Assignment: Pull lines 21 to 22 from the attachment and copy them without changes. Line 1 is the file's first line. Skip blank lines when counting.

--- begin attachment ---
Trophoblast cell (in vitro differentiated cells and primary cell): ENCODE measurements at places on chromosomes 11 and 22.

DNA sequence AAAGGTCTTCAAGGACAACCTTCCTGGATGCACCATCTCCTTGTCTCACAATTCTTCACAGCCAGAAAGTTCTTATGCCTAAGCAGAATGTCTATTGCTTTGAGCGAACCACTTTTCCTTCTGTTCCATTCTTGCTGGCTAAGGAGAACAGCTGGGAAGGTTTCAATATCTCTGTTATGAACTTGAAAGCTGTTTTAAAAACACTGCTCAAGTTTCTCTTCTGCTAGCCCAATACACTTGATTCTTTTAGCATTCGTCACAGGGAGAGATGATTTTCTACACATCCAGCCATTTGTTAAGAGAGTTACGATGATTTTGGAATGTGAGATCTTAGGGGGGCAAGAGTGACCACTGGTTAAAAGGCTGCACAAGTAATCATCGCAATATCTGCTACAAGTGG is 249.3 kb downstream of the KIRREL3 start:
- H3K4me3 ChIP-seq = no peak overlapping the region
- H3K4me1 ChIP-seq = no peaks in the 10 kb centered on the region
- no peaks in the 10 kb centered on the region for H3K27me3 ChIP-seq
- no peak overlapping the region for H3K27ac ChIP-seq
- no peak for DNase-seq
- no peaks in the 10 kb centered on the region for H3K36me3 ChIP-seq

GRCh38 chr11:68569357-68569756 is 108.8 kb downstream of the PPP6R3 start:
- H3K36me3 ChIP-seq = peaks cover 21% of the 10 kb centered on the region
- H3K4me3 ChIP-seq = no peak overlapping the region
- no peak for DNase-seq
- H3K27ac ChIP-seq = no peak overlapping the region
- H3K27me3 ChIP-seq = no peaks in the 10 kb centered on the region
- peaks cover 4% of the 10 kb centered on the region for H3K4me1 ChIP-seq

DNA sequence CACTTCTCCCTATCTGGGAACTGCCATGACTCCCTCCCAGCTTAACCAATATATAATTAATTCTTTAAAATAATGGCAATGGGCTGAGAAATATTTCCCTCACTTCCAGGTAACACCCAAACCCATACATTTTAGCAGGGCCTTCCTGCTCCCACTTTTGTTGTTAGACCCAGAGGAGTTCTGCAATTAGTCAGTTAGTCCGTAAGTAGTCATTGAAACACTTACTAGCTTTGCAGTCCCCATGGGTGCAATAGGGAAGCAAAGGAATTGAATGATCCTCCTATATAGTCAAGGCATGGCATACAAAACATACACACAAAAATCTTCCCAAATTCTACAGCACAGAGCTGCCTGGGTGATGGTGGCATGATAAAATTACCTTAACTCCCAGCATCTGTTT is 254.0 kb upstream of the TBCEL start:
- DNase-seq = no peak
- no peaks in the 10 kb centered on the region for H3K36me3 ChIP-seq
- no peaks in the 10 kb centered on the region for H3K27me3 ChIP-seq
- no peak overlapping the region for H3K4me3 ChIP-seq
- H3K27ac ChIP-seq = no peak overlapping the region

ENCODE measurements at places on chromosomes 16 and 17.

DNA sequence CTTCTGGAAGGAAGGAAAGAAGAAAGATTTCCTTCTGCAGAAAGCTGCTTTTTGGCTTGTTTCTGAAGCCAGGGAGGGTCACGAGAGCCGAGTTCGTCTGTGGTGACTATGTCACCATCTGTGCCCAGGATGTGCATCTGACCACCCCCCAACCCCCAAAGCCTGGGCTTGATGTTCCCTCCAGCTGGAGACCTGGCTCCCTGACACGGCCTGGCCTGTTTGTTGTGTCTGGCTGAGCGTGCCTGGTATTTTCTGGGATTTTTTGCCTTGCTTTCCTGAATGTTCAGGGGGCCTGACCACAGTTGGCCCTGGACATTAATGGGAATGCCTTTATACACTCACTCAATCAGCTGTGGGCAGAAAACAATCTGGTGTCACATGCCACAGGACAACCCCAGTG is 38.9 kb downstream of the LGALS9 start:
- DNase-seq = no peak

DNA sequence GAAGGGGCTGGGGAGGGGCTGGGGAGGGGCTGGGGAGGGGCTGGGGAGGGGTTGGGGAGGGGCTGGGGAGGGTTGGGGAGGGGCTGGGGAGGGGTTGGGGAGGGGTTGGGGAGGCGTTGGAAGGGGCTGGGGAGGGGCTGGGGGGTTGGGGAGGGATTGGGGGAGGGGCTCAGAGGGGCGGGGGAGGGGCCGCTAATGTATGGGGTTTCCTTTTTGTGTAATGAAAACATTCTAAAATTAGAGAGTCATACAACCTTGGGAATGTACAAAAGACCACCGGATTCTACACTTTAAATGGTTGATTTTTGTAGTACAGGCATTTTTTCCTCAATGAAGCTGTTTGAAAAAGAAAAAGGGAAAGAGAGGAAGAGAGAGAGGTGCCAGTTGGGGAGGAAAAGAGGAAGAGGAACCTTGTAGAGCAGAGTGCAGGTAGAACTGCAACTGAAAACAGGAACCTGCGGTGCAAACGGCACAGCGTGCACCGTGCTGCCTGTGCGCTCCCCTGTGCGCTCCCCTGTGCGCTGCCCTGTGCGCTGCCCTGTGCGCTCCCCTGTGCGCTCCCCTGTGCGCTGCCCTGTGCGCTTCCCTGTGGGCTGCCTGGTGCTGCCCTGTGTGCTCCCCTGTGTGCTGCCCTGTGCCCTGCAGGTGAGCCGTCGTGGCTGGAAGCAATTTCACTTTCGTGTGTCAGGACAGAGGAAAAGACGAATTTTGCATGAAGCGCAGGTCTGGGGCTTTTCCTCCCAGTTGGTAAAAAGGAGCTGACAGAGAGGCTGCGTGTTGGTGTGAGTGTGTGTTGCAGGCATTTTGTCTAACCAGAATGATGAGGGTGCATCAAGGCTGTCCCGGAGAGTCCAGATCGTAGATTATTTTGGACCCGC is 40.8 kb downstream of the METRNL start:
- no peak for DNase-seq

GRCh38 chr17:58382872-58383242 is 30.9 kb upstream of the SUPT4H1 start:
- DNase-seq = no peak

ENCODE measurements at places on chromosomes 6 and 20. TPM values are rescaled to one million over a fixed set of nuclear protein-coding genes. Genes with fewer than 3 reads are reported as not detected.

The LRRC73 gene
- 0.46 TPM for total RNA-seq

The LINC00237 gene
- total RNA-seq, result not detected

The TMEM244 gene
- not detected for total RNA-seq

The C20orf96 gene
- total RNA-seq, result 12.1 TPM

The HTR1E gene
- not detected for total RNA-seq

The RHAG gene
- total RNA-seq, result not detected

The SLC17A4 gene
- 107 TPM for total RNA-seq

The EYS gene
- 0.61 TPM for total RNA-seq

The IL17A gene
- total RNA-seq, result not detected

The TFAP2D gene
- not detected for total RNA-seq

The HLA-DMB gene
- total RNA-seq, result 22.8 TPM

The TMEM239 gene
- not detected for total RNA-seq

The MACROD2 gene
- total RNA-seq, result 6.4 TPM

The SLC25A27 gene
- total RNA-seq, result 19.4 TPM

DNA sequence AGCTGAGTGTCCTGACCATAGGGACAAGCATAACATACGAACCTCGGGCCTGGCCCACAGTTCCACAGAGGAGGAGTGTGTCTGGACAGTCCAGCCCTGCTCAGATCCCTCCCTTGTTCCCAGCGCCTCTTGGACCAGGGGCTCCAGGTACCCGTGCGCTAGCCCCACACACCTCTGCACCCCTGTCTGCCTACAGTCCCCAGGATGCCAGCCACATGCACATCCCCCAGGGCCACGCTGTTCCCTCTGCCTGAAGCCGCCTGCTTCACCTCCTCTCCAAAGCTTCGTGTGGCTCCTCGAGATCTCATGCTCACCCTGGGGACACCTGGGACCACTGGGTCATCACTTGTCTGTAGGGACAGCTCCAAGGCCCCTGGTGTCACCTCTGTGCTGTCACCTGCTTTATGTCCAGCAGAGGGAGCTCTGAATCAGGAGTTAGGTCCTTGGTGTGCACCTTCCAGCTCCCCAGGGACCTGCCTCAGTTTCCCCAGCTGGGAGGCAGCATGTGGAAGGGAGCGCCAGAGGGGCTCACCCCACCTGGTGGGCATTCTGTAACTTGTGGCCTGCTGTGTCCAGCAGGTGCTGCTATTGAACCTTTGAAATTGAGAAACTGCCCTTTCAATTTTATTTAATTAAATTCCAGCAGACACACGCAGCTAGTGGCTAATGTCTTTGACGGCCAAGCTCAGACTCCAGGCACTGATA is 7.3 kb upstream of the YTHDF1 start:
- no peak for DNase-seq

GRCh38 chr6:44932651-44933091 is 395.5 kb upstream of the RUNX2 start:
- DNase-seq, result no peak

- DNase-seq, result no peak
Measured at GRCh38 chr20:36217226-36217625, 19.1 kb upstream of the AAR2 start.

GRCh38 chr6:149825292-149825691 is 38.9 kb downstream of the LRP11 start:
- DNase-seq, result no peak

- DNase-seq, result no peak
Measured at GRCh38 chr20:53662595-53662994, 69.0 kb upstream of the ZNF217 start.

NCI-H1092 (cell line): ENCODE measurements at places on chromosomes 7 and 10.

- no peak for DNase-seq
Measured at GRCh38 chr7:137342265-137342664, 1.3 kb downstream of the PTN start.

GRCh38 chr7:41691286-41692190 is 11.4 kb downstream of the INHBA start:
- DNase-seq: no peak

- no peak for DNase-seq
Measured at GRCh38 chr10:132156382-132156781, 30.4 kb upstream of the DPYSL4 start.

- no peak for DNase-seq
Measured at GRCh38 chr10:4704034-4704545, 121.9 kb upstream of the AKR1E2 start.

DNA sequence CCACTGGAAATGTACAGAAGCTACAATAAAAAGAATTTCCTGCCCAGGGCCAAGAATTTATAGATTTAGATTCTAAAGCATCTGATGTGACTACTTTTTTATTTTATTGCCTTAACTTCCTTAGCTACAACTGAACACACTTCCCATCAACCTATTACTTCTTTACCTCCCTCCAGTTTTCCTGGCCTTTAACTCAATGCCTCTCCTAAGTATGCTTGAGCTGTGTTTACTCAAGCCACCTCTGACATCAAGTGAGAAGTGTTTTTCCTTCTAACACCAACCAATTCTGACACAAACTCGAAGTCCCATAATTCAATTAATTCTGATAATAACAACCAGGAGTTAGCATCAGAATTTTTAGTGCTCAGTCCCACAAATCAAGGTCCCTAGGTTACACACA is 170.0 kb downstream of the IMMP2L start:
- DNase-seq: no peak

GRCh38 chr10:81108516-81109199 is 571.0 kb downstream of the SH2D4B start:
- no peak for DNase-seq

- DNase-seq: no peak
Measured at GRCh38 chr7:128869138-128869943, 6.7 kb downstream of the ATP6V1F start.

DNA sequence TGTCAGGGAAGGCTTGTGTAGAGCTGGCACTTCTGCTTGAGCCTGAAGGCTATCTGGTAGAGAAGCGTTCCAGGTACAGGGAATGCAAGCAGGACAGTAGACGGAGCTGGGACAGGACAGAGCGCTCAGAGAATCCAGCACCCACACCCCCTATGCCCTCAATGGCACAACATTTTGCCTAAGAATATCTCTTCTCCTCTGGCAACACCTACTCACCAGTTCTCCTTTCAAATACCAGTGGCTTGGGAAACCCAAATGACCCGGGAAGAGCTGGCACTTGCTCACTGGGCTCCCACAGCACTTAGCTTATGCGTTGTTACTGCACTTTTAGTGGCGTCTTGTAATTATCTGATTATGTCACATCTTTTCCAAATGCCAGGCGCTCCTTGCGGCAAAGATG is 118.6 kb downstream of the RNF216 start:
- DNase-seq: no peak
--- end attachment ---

- H3K27ac ChIP-seq = no peak overlapping the region

ENCODE measurements at places on chromosomes 16 and 17.